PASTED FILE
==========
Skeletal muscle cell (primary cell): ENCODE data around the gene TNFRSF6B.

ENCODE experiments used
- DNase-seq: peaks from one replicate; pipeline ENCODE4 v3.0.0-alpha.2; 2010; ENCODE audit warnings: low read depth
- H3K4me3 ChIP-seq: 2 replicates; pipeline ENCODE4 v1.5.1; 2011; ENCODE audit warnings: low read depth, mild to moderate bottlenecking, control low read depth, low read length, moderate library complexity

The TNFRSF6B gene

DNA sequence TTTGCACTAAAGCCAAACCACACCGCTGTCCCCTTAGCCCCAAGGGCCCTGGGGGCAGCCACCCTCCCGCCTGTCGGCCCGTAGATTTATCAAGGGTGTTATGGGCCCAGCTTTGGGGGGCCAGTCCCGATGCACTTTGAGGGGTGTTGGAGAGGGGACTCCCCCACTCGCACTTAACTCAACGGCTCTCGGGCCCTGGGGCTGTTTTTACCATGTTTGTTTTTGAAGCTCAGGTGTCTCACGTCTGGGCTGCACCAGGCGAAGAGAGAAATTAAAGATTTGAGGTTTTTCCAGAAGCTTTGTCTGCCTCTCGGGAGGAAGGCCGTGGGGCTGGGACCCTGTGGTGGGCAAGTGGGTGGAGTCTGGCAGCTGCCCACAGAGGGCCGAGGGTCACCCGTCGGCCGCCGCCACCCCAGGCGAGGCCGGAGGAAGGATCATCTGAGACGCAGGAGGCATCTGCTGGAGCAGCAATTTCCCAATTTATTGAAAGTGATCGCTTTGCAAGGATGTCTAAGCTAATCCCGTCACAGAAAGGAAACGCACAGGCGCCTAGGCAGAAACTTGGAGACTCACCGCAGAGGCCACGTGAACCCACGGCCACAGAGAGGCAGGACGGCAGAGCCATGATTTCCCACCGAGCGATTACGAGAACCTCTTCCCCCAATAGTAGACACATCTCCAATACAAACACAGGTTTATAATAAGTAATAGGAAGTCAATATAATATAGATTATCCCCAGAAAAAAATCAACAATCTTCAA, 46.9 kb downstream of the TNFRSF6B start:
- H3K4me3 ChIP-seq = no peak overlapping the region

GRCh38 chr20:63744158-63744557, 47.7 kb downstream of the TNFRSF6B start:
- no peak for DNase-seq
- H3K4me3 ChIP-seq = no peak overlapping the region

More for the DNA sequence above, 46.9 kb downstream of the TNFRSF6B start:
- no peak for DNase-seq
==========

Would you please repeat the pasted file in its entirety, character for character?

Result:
Skeletal muscle cell (primary cell): ENCODE data around the gene TNFRSF6B.

ENCODE experiments used
- DNase-seq: peaks from one replicate; pipeline ENCODE4 v3.0.0-alpha.2; 2010; ENCODE audit warnings: low read depth
- H3K4me3 ChIP-seq: 2 replicates; pipeline ENCODE4 v1.5.1; 2011; ENCODE audit warnings: low read depth, mild to moderate bottlenecking, control low read depth, low read length, moderate library complexity

The TNFRSF6B gene

DNA sequence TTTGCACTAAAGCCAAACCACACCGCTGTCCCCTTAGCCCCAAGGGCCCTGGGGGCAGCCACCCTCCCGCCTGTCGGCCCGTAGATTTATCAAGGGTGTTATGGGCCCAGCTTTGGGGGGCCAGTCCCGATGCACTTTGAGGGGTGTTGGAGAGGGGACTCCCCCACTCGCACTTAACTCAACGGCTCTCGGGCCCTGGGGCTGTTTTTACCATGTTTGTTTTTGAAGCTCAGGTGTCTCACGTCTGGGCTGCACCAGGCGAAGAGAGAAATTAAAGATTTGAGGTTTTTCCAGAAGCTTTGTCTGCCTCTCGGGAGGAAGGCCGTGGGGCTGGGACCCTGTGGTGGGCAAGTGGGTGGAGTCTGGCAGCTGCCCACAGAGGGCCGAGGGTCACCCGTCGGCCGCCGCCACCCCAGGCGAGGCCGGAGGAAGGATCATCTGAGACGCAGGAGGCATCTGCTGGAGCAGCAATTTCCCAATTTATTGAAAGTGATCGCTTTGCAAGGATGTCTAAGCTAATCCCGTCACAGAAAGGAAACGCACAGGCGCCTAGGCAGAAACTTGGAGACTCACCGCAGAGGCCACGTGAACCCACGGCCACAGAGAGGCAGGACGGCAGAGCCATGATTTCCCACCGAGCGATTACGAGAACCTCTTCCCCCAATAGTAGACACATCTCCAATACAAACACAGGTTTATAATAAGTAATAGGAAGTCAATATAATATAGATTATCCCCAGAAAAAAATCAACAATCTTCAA, 46.9 kb downstream of the TNFRSF6B start:
- H3K4me3 ChIP-seq = no peak overlapping the region

GRCh38 chr20:63744158-63744557, 47.7 kb downstream of the TNFRSF6B start:
- no peak for DNase-seq
- H3K4me3 ChIP-seq = no peak overlapping the region

More for the DNA sequence above, 46.9 kb downstream of the TNFRSF6B start:
- no peak for DNase-seq